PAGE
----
A Long Ride From Hell (1968)
The legendary strongman Steve Reeves played his first western in what would prove to be his final screen role thus riding off into the sunset literally at the end of this spaghetti western he also had a hand in adapting from the novel Judas Gun via author Gordon Shirreffs.
While this may have it’s roots in the Italian western craze, it plays very much like a seventies Hollywood oater when the genre had hardened predating movies like Lawman, Chato’s Land or The Hunting Party to name a few. Reeves is the owner of a horse ranch who along with his brother, Giovani Ivan Scratuglia and an old timer, Spartaco Conversi set out to get the horses back and bring the rustlers to justice. In to his camp rides American TV star, Wayde Preston, an old saddle mate who promptly sets up the brothers in an elaborate railway heist for a fortune in gold. He and his gang ride off leaving the old timer dead and Reeves along with his little brother wounded and taking the blame as outlaws abandoned by the others due to their wounds. When a vicious sheriff turns up, he sends them both to the hard labor rock pits of Yuma prison. Considering this is a Steve Reeves picture, the rock quarry will give him a chance to show off that muscular physique he built his name on.
With revenge burning in every Steve Reeves sized muscle, things only get worse when a vicious prison guard, Nello Pazzafini, takes pleasure in torturing the inmates and picks Reeves little brother as his number one target leaving him dead after a violent altercation. It’s enough to send Reeves over the edge leading a mutiny the next day while on quarry duty. Bodies are scattered throughout the rock pit by the time our hero escapes to the nearest town where he finds refuge at the home of ex lover Rosalba Neri (Sarah Bay to us fans of Euro horrors). It’s here that the revenge factor will kick into high gear when Pazzafini turns up and we discover that Neri is the local prostitute servicing the prison guards.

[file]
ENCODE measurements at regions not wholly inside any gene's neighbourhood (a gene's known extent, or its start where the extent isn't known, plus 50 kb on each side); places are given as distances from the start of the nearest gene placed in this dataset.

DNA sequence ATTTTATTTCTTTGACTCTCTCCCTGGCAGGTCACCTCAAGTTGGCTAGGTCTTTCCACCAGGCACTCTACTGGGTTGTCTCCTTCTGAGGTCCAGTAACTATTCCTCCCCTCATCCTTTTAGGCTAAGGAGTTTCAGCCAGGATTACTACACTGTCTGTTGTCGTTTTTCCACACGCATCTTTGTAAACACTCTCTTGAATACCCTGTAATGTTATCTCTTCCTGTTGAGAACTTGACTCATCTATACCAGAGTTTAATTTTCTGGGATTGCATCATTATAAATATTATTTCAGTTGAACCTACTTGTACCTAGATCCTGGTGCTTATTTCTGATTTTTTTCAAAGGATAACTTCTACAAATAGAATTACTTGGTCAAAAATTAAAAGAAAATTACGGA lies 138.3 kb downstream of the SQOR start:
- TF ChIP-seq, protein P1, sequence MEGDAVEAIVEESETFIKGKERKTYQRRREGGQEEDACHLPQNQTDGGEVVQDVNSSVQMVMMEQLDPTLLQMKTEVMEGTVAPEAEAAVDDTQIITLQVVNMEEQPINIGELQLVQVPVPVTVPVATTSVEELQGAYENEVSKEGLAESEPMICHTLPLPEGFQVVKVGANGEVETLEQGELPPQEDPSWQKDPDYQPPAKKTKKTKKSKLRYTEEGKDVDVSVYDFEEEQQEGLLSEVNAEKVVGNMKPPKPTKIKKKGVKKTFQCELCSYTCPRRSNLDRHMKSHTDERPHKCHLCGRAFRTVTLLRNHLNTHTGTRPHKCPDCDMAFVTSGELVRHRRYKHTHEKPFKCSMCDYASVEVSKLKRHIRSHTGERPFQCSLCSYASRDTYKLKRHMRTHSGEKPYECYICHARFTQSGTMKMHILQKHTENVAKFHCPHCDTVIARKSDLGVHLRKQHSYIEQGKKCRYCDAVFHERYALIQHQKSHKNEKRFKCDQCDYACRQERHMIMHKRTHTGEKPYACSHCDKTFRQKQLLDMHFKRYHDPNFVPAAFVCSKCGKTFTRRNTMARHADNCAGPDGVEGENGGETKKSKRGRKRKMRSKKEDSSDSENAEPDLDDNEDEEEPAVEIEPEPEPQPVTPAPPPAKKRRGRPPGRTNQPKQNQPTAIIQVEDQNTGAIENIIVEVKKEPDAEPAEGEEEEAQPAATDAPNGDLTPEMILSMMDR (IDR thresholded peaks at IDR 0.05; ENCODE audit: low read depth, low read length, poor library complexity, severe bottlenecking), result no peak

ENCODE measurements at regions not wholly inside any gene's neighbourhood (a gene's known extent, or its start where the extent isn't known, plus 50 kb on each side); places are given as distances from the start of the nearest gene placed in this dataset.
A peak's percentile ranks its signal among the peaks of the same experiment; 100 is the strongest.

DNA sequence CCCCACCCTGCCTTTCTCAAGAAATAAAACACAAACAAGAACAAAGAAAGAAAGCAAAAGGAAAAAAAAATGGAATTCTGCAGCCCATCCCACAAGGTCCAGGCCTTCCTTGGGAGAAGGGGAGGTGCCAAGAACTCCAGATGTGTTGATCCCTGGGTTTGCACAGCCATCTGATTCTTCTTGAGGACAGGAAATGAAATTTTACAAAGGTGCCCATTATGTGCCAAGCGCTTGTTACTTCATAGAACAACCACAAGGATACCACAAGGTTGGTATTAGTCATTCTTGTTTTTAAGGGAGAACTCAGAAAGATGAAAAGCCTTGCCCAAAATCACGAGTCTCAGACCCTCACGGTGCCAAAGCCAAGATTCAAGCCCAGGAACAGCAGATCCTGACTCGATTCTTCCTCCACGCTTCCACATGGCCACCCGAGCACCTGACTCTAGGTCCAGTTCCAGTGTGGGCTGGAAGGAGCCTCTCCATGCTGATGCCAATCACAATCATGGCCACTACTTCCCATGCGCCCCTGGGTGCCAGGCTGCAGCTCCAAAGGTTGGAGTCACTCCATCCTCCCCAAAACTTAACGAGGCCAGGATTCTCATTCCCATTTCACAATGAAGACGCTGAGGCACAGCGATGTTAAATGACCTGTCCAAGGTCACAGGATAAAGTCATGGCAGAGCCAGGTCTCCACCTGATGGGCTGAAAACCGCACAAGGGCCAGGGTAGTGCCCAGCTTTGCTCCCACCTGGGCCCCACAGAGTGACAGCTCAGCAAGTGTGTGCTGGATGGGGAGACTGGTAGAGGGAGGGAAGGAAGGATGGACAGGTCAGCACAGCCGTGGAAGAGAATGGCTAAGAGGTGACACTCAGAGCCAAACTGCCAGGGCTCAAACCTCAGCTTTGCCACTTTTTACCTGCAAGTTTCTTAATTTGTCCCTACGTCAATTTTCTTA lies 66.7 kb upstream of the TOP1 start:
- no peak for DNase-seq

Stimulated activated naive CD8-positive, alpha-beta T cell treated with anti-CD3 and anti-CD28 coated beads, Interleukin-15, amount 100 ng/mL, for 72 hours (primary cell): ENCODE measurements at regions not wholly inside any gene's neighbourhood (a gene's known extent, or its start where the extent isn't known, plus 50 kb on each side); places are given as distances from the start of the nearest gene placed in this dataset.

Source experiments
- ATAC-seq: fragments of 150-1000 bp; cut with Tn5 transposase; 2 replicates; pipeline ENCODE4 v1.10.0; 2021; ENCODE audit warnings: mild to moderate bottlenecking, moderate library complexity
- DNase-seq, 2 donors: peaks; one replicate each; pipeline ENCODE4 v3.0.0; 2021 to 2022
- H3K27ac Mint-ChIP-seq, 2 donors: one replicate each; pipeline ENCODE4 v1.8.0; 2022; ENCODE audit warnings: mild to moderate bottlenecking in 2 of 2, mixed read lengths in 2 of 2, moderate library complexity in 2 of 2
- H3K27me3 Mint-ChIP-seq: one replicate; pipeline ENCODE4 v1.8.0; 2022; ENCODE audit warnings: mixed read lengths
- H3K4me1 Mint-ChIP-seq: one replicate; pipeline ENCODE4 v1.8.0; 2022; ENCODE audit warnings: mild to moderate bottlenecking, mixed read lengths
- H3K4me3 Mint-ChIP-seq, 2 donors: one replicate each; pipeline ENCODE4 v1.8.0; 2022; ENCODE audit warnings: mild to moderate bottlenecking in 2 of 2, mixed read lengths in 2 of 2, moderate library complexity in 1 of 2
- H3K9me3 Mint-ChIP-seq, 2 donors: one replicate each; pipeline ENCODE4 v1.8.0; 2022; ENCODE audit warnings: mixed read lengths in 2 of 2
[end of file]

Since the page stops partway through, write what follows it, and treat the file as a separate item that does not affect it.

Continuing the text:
Reeves is going to find himself on the run from both the law, Preston and bounty hunter/spaghetti western favorite Aldo Sambrell. It won’t be long before Reeves turns the tables as he rides a trail of revenge. This is of course going to culminate in a much anticipated showdown with a fortune in gold at stake amidst the double dealings and back shooting hombres that populate this above average Italian oater with a clean shaven Reeves looking nothing like the Hercules character he scored a major hit with worldwide.
I rather enjoyed this western and found it more akin to the American films versus the many Italian westerns that were flooding the market by this time. While the music isn’t that of Morricone it’s a close simulation put together by the credited Carlo Savina. Rapid paced with that haunting whistler mixed in to the music. The violence is typical of the changing genre and was customary in most of the spaghetti product.
Not being familiar with the career of Reeves past his few films, it’s interesting to note that he was only 42 years old for his swan song in the movies. According to the trivia that I’ve read, the only film to feature his real voice is the Ed Wood flick, Jail Bait. I’ll have to check it out sometime to see if his real tone is as deep as these Italian flicks have led me to believe over the years. Aside from a few minutes that disrupt the overall tone of this revenge minded western by a lame attempt at injecting some comedy, it’s well made and recommended for those looking for something beyond the Leone films.
Looking for a copy? I snagged a blu ray release from Code Red. Another nice addition to the vault here at Mike’s Take.